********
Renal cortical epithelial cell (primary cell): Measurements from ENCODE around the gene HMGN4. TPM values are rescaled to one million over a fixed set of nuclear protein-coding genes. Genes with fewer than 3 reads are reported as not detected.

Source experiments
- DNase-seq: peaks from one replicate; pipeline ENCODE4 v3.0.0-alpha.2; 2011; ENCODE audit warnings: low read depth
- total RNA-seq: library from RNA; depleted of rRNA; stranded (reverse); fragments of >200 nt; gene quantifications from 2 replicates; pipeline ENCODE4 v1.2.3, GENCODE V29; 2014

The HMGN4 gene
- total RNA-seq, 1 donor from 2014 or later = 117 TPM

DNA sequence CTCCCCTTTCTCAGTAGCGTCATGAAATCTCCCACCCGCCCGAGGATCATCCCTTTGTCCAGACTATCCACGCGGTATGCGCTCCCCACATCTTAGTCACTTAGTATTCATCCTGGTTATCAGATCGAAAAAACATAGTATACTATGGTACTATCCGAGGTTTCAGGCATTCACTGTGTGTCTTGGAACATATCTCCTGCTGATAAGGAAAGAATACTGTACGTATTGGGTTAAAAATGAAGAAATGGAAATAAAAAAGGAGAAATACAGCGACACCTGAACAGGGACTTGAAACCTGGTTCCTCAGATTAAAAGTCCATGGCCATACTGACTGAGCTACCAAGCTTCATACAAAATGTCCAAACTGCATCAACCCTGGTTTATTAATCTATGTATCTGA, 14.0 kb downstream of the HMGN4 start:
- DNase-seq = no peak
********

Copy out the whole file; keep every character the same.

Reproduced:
Renal cortical epithelial cell (primary cell): Measurements from ENCODE around the gene HMGN4. TPM values are rescaled to one million over a fixed set of nuclear protein-coding genes. Genes with fewer than 3 reads are reported as not detected.

Source experiments
- DNase-seq: peaks from one replicate; pipeline ENCODE4 v3.0.0-alpha.2; 2011; ENCODE audit warnings: low read depth
- total RNA-seq: library from RNA; depleted of rRNA; stranded (reverse); fragments of >200 nt; gene quantifications from 2 replicates; pipeline ENCODE4 v1.2.3, GENCODE V29; 2014

The HMGN4 gene
- total RNA-seq, 1 donor from 2014 or later = 117 TPM

DNA sequence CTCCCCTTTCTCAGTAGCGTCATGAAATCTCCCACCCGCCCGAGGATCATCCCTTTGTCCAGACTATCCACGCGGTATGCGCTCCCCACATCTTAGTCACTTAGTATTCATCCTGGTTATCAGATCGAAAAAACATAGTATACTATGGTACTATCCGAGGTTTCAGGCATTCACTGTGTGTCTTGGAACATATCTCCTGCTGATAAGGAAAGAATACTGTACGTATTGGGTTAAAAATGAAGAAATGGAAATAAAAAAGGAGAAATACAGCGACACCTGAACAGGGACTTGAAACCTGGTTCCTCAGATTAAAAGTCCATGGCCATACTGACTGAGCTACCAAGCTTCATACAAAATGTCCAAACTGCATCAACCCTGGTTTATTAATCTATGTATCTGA, 14.0 kb downstream of the HMGN4 start:
- DNase-seq = no peak